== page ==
FTC Wants New Cigarette Tests

Oncology NEWS International Vol 6 No 10, Volume 6, Issue 10

WASHINGTON-The Federal Trade Commission (FTC) is proposing a new set of measurements to gauge the tar and nicotine yields of cigarettes.

WASHINGTON—The Federal Trade Commission (FTC) is proposing a new set of measurements to gauge the tar and nicotine yields of cigarettes.

The new testing method is designed to complement the existing tar and nicotine numbers disclosed in cigarette advertising by yielding data reflecting more intensive smoking behavior. The tests would produce a range of potential yields for each cigarette rather than the single number produced by the existing method, the FTC said.

“We now know that the way a person smokes affects the amount of tar and nicotine they get. The present system doesn’t reflect this,” said Jodie Bernstein, director of the FTC’s Bureau of Consumer Protection. Ms. Bernstein also emphasized that the FTC wants consumers to know “that there is no such thing as a safe cigarette.”

Health Group Attack Winston Campaign

WASHINGTON—The American Cancer Society, American Heart Association, and American Lung Association have filed a petition with the FTC (see article) urging the agency to investigate the implied health claims made by R. J. Reynolds in its campaign touting the new “no additive” Winston cigarettes.

“The ad campaign implies not only that a Winston cigarette is healthier, but that consumers will face reduced risks when smoking no-additive Winston cigarettes. We’d like to know how Reynolds can say this so boldly,” said John R. Seffrin, American Cancer Society CEO.

Said Dudley Hafner, CEO of the American Heart Association: “Removing the additives from cigarettes does not remove the nicotine, the tars, or any of the other constituents of tobacco. With or without additives, Winstons can hurt you.”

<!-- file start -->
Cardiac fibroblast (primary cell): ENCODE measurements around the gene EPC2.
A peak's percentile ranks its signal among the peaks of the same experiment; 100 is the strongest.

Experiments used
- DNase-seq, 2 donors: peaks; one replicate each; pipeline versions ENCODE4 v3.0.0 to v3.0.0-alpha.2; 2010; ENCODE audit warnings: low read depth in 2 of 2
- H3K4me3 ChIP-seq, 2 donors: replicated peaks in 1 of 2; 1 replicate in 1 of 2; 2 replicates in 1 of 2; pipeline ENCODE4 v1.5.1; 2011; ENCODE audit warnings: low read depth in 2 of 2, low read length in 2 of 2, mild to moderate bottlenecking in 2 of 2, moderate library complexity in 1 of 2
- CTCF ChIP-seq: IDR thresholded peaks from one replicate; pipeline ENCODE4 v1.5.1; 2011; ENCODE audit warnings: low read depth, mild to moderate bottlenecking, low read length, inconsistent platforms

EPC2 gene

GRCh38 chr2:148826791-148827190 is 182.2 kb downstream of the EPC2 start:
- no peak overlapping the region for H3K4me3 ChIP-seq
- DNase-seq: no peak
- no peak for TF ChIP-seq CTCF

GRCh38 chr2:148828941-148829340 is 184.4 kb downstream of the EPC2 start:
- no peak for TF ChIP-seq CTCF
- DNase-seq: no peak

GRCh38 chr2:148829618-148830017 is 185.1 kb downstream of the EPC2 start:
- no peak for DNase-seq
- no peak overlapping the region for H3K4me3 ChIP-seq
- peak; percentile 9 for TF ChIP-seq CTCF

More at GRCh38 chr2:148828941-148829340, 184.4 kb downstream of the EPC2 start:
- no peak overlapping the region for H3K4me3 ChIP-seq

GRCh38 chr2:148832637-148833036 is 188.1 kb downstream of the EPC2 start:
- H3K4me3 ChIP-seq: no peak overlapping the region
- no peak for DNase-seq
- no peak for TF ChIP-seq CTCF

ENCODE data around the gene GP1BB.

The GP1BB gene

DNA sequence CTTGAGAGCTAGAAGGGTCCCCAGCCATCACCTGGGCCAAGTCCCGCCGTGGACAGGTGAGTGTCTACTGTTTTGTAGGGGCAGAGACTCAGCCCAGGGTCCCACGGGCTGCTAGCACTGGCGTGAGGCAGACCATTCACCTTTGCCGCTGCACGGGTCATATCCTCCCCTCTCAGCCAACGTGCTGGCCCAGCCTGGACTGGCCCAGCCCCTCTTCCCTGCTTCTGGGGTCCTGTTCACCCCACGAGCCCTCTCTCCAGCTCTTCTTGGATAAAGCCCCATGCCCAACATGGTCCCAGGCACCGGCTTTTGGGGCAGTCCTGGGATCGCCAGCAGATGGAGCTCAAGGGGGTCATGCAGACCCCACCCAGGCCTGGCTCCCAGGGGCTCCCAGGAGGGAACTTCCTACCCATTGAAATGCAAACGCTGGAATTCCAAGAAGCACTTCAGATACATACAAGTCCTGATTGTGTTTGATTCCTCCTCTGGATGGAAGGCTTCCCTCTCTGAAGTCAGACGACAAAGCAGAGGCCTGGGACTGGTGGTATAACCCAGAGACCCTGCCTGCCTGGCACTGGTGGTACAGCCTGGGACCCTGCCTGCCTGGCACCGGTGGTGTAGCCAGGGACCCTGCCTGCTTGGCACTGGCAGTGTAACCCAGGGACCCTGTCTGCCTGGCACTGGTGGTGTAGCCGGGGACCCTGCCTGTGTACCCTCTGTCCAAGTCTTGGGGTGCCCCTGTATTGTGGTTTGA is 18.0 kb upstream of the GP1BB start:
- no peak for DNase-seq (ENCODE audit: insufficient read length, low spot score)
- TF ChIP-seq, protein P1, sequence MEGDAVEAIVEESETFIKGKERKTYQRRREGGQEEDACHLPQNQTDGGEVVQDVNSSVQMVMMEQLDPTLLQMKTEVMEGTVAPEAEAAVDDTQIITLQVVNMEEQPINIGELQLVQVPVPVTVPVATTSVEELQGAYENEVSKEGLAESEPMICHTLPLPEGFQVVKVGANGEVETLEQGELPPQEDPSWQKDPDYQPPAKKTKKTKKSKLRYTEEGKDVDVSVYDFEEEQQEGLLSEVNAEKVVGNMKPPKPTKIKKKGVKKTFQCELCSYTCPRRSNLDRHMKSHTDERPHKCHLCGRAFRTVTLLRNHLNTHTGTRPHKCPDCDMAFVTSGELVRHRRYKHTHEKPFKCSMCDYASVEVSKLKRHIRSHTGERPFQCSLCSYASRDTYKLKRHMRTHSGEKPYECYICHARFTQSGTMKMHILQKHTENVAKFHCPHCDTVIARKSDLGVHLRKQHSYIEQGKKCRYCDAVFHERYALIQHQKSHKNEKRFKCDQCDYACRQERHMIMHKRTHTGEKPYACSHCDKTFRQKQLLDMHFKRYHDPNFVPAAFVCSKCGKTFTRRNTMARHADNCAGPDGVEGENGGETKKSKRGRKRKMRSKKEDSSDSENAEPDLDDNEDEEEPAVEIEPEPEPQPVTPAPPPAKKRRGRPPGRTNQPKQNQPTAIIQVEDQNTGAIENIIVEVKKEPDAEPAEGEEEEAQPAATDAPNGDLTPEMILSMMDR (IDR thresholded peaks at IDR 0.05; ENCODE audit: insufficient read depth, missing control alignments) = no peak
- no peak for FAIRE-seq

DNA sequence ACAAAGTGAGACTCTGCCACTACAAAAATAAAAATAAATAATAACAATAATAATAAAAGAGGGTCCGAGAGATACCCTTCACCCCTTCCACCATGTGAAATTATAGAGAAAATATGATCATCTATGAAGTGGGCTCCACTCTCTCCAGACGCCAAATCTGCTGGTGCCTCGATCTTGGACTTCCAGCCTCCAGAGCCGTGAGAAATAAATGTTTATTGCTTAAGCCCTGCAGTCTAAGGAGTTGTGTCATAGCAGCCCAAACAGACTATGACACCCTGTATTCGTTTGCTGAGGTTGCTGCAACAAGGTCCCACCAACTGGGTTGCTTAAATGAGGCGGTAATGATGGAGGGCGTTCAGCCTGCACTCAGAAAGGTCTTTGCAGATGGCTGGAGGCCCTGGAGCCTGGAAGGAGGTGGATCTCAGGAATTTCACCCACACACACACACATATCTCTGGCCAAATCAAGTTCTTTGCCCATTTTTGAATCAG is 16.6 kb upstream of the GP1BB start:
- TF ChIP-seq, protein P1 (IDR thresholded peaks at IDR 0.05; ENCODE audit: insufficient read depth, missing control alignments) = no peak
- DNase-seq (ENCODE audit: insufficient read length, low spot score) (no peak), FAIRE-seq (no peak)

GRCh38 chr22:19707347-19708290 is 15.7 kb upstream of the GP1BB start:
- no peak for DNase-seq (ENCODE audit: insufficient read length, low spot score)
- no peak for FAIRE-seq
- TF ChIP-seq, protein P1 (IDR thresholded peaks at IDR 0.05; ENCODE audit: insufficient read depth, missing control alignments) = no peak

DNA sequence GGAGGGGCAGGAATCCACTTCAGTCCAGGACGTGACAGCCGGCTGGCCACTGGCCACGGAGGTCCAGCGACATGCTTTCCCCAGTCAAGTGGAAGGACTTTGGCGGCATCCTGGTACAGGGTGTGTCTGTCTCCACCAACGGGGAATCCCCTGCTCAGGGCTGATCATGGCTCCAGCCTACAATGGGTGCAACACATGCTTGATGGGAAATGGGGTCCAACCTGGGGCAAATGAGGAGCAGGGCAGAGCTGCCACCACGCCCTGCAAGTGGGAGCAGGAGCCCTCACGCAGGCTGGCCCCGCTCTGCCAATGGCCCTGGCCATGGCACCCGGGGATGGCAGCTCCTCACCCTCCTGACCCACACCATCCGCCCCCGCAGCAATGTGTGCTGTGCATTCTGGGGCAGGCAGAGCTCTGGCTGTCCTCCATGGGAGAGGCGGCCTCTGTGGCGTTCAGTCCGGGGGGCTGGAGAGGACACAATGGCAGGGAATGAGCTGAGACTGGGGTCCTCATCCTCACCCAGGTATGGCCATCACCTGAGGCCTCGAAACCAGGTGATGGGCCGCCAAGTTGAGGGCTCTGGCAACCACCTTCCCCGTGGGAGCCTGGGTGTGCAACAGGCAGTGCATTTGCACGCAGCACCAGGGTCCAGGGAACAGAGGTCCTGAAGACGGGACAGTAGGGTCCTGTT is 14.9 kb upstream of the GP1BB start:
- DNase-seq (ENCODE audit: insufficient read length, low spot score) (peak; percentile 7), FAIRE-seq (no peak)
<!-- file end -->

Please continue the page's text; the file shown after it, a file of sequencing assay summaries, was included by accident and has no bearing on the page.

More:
The existing FTC testing program began in 1967 to provide smokers with a guide to choosing cigarettes with lower tar and nicotine. But research now available indicates that many smokers compensate for the lower levels of tar and nicotine by taking larger and more frequent puffs.

The commission expressed concern that many smokers believe the tar and nicotine levels now disclosed measure what the individual consumer actually gets from a cigarette.

The new two-tier testing system would retain the existing parameters of a 2-second, 35-mL puff every minute, which reflects less intensive smoking, and add a second set of parameters of a 2-second, 55-mL puff every 30 seconds, to reflect more intensive smoking behavior.

New Warnings Proposed

The FTC also seeks comment on a proposal to add two new warnings to cigarette advertising. These warnings would say: “There is no such thing as a safe smoke. Even cigarettes with low ratings can give you high amounts of tar and nicotine. It depends on how you smoke.” Or, “How much tar and nicotine you get from a cigarette depends on how intensely you smoke it.”